This Friday, we’ve got some highlights from Jon Yates’ Twitter tell-all, and an exciting update from project partner alumni Generation Change.
Jon Yates is schooling Twitter
Have you been following Jon Yates on Twitter this week? If you’d like to be schooled on some opportunities for change within the UK education system, I’d recommend tuning in. Founder of The Challenge and, until recently, Special Adviser to the Secretary of State for Education, Yates took to Twitter this week to answer the questions, “why is the UK so crap at technical education?”, and subsequently, “why does technical education matter so much?”. Both threads are worth reading in full, but here were some bits that really stood out to us:
- Yates points out that our technical education is lagging behind because many of the influential people in education – decisionmakers, journalists and the like – didn’t do technical education, and therefore don’t often give it much thought
- On a related note, technical education suffers from a harmful perception problem – Yates says that “…the public secretly think that technical education is for stupid, not very capable students. Worse they think it is for disadvantaged, stupid, not very capable students (as though all disadvantaged students are stupid and incapable)”
- This perception has a knock on effect on the quality of technical education. If the public thinks that technical education is for less capable students, …”therefore they think it needs to be easy”, says Yates. “The result? A load of ‘technical’ qualifications that don’t actually train you to do a skilled job. Which makes them pointless”
This bit of thinking about why the UK’s technical education is lagging behind highlights several things for us, but the one that comes to mind first is how important it is to have a diversity of educational backgrounds and career paths in decisionmaking positions – Yates mentions that we don’t think about technical education or how to improve because our decisionmakers never did it. Otherwise, technical pathways that could drive more equitable outcomes through education and learning get neglected, left behind, or get stuck with negative perceptions. Which brings us to Yates’ thoughts on why technical education is so important:
- In a word? Robots. Yates hypothesizes that robots will take over a lot of mid-level jobs – “This means western economies will become like an hourglass”, says Yates. “Lots of high skilled jobs at the top with people earning good money and lots of low skilled jobs at the bottom with people struggling to get by”.
- Technical education, says Yates, plays a role in helping young people “sneak into the top of the hourglass” through increasingly high paid technical jobs that robots are unable to do – jobs such as plumbing, high skilled hospitality and construction.
It’s clear that better technical education is crucial to set young people up to thrive in a world of constant change. However, this series of thoughts from Yates raises questions for us about the usefulness of social mobility language and goals, such as moving from the ‘bottom’ to the ‘top’ of an hourglass, as opposed to more social equality-related language and goals, which seek to repair a divide as opposed to helping people navigate to the ‘right’ (or wealthier) side of it.
We feel it’s incredibly valuable to get an insider’s take on the opportunities for change and improvement in the UK’s education and learning system. We look forward to following Jon Yates as he continues to address more of the UK’s most pressing education questions – he’s giving us lots of food for thought!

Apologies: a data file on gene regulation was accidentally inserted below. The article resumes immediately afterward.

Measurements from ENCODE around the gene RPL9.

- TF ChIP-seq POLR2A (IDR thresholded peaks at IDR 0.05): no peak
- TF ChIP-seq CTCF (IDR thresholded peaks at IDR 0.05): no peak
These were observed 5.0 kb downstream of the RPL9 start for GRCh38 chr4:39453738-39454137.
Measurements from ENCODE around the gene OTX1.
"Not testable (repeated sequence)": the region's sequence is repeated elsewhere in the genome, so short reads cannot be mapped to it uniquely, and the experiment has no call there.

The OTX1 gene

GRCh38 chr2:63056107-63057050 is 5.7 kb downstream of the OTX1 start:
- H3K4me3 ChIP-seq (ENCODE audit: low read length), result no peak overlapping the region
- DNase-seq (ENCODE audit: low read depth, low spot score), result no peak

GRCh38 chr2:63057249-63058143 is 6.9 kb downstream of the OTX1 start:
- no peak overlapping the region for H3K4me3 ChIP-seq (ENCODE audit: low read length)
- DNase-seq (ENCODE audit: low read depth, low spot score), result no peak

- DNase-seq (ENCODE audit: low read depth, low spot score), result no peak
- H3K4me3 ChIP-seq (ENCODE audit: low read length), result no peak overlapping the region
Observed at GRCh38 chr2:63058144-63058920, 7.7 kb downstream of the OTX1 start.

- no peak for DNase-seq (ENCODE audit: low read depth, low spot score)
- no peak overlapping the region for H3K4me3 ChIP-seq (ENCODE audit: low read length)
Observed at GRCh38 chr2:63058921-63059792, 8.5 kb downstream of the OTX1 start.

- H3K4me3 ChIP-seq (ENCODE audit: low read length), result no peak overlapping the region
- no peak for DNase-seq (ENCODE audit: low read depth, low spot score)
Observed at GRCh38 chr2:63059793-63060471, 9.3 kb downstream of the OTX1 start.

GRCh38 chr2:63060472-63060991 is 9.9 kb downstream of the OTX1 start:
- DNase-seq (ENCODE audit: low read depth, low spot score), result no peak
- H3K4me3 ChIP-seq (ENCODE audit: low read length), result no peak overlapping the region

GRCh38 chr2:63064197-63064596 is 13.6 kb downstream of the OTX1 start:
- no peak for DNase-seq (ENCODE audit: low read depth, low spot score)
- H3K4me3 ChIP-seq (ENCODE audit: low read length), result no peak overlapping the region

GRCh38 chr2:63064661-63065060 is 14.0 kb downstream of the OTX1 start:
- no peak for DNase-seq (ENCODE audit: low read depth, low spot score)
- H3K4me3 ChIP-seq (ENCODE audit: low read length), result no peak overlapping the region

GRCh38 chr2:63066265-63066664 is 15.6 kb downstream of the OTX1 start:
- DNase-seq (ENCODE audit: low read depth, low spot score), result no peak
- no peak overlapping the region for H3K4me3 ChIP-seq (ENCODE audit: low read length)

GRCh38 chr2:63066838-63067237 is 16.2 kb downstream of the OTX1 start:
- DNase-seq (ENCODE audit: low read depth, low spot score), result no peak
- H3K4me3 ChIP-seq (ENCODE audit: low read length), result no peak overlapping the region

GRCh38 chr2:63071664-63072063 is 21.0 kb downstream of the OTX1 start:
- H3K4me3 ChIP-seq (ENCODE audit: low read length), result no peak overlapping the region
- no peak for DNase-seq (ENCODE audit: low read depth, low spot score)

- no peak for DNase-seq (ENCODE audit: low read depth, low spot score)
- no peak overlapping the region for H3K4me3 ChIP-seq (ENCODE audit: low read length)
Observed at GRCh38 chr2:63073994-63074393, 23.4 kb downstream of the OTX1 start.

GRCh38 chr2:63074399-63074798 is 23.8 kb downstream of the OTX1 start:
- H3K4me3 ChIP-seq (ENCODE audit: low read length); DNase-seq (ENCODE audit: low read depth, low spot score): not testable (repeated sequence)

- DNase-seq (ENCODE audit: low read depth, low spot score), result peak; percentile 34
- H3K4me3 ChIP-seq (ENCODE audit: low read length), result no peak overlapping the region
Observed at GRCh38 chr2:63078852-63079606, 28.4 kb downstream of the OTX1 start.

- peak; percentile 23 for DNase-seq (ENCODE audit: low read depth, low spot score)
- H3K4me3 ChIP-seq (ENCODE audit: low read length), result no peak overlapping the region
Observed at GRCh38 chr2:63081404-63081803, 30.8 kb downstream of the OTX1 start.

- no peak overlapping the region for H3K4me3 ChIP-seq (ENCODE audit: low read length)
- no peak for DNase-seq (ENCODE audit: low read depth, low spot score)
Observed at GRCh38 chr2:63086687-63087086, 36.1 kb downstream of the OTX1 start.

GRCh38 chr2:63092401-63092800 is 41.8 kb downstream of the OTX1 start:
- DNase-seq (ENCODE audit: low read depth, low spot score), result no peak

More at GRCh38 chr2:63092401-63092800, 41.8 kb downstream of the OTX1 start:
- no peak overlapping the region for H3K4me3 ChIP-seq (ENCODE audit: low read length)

Generation Change accelerates its impact
Project partner alumni Generation Change announced this week that it will be transferring its 12-month Impact Accelerator program, which has aimed to support social action organizations through a structured process of reflection and improvement work, to the Centre for Youth Impact. Twenty-nine organizations have already been through the program, which existed as a part of a portfolio of work that Generation Change runs to support its mission, which is to turn social action into a mainstream activity for all young people. Generation Change realized they could widen the impact of the Accelerator by moving beyond social action organizations, and making it available to the wider youth sector. To do this, they transferred the program to a partner who could take it far in wide in the youth space – Centre for Youth Impact.
Says Bethia McNeill, CEO of the Centre for Youth Impact, of the opportunity:“The Impact Accelerator is a powerful opportunity for youth organisations to focus on and strengthen the quality and impact of their work. It represents a really valuable addition to the Centre’s practice development offer, and we are excited by the opportunity to build on the work of Generation Change, and take the programme onwards into its next phase of life”.
Of the decision to give the program wings under different leadership, David Reed, Director of Generation Change, says:“Generation Change was founded by delivery organisations in order to drive systems change. Our goal in designing and scaling up the Impact Accelerator was to develop a robust, common benchmark for learning about effective practice – so that funders and practitioners can both focus on what’s important. Having achieved this in the youth social action space, we are delighted that the Centre is going to broaden its use across the whole youth sector.”
Having confirmed that this kind of collaboration and servant leadership are crucial for bringing about transformational change in our Reimagining Education Together research, we love this collaborative approach to scale. We look forward to following the progress of the Impact Accelerator in its new home, and congratulate both Generation Change and the Centre for Youth Impact on this development.